Last month, a member of my fella’s family stopped by our house for an impromptu visit. I guided her to sit at an overstuffed chair in the livingroom, next to the heater. I gave her tea that we had mixed in-house with herbs from our garden, along with homemade biscuits slathered with jelly that I had made earlier from wild blueberries.

Old-country urban chic, yes/no? It started as a nice visit. But an hour later, our guest was yelling at us for using space heaters.

Fella and I attempted to explain our reasoning. There’s only two of us, and cats that sleep all day in the living room. We used space heaters to only heat the rooms of the house that are in use. For example, we used a heater in our bedroom only at night, and one in our rec room only when we were in there, watching a movie. We put on an extra layer of clothing if we get chilly, and I time my baking, so the heat from the oven is not wasted.

Our “normal living” electric bill in the winter went beyond $300 per month, with the furnace and fireplace. With space heating, the cost runs around $160. We save electricity and money, without impact on our lives. We feel like we’ve won something.

Even though our guest was comfortable in our home, heating only the spaces we used had somehow passed her personal threshold of acceptible living. Our unexpected guest ended up demanding that we turn our furnace on, for no other reason than it was there.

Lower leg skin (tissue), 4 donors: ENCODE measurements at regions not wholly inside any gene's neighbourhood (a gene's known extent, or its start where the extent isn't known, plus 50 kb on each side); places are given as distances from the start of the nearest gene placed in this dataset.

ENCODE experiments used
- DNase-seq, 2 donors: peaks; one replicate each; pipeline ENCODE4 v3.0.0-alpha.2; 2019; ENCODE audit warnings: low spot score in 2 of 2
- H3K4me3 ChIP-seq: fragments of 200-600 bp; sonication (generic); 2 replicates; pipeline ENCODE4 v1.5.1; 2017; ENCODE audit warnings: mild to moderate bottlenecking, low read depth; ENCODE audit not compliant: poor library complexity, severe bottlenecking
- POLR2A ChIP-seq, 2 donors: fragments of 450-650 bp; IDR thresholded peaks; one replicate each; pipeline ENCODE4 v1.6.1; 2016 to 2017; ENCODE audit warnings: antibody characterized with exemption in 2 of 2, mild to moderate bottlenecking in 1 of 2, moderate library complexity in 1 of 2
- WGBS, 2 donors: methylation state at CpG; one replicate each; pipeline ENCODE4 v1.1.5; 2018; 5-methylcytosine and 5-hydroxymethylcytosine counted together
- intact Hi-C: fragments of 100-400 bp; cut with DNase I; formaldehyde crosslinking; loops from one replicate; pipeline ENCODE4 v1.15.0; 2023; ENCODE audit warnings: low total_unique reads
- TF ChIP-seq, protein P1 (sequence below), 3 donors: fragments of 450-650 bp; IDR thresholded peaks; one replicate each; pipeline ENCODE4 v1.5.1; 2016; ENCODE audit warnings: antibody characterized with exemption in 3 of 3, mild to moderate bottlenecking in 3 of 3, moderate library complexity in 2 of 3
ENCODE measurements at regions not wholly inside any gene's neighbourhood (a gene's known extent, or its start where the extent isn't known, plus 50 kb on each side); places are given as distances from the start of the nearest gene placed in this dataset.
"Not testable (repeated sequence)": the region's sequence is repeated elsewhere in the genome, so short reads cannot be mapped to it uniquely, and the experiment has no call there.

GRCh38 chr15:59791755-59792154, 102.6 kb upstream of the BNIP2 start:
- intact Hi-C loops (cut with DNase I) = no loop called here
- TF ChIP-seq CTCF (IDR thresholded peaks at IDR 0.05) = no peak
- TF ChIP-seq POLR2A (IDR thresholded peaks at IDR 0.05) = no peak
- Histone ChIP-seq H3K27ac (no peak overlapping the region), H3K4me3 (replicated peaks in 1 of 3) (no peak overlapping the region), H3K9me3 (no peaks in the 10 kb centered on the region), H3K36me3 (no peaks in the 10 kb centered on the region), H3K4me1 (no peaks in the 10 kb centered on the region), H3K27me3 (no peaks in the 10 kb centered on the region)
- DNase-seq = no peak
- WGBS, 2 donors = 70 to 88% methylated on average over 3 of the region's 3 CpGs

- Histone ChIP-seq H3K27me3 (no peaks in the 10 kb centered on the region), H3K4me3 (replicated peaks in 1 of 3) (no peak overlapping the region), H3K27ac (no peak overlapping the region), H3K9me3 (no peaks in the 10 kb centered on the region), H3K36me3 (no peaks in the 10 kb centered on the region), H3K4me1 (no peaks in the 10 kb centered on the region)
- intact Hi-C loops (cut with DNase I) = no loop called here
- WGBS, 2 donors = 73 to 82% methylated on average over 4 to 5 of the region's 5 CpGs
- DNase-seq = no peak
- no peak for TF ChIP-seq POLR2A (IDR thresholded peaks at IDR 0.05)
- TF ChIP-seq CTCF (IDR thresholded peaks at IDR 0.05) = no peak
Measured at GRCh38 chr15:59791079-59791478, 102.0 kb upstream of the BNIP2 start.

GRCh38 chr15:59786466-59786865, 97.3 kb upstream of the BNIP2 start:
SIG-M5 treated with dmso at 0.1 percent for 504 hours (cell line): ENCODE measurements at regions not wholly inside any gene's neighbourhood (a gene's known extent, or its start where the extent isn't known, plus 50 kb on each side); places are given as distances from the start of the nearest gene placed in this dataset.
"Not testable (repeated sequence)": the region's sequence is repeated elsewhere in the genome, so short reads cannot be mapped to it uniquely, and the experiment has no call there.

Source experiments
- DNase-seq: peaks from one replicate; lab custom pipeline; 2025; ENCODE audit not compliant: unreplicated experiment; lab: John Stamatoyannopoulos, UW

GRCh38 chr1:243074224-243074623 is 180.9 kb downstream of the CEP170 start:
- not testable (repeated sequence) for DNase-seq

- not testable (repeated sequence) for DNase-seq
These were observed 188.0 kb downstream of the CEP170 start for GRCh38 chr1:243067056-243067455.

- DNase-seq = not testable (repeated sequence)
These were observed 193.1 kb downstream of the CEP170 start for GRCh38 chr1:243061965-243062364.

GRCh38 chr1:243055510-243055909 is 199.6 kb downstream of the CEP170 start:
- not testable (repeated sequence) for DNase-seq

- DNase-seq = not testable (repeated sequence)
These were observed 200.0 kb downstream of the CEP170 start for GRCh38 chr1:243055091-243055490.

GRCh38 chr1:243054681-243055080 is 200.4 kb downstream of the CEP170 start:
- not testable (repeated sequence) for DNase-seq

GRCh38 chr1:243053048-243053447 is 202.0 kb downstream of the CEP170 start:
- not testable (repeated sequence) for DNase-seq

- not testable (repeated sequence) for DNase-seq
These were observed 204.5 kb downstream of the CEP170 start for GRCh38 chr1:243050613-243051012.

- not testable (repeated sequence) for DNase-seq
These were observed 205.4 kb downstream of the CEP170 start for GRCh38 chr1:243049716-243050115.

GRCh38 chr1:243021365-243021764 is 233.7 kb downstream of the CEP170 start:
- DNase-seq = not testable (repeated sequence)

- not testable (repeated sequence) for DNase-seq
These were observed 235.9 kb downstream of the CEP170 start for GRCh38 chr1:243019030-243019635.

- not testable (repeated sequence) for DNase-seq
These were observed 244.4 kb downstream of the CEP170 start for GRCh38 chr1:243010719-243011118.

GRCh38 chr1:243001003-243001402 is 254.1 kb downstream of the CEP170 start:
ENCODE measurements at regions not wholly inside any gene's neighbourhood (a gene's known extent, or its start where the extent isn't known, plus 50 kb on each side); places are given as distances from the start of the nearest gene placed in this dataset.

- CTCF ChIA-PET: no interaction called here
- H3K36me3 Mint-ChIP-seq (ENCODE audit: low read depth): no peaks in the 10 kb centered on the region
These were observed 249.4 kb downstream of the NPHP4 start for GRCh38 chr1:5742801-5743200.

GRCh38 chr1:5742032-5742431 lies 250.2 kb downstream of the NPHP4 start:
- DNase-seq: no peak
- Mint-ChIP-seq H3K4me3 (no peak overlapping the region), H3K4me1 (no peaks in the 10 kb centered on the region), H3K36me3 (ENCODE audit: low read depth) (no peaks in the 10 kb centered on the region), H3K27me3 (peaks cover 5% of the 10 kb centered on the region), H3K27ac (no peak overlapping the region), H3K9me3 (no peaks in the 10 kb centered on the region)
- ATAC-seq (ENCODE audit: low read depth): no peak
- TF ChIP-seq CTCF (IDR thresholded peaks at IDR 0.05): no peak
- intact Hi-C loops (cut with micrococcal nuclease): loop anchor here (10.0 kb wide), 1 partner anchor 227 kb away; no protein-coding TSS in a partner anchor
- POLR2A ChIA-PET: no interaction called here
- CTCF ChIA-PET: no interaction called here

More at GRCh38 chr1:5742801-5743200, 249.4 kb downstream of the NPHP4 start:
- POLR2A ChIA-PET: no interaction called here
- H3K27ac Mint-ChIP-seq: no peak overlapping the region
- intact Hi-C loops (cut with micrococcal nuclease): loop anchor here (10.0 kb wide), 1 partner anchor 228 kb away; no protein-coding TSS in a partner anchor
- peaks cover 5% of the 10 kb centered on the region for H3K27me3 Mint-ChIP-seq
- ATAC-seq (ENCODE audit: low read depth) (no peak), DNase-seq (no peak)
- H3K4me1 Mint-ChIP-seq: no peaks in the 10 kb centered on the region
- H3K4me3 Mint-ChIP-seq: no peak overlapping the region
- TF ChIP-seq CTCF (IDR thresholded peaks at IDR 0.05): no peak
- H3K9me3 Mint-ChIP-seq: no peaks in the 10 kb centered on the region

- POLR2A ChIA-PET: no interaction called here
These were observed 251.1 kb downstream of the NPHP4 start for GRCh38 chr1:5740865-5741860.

It’s interesting where people draw their lines for what is acceptable green living versus living like misers or in poverty. A lot of the “new” green living techniques were considered just living cheaply or with common sense where I grew up. I didn’t learn how to sew to be trendy. Likewise, I didn’t learn how to garden to save the earth.  I sewed to have clothes for school and party dresses that were much nicer than you could get at the discount store. My family gardened to stock up food for the winter.

This is not a yarn about “the good ol’ days.” I’m in my early 30’s. This was maybe 15 years ago. And as delighted I am to see people stumbling around, trying to learn how to live within their means and reduce/reuse/recycle in the everyday, I tend to stumble into these invisible boundaries regularily. It seems to be something different for everyone:

  • Darning holes in socks (& lingerie) vs. buying more.
  • Reinforcing jeans and patching vs. replacing.
  • Foraging vs. buying at grocery stores.
  • Space heating and layering clothing vs. central heating.
  • Making bread (or cheese, or yogurt) vs. buying prepared.
  • Canning seasonal food vs. buying as needed from the grocery store.
  • Owning a junky car vs. car payments.
  • Adopting a working pet vs. a useless pet.
  • Buying household items in thrift stores vs. buying “green” items new.
  • Mulching with leaves and straw vs. beauty bark or hauling off.

Strangely enough, people who are repulsed (or feel pity) by one item on this list usually celebrate something else I do on the same list. I’m not even what I think of as hardcore sufficient: freeganism, let it mellow, gray water recycling, etc. — which someone else probably thinks is business as usual.

It just goes to show that you can only live the best way that you can, and to take the preferences of others with tolerance and grace.

There’s a different view on everything out there.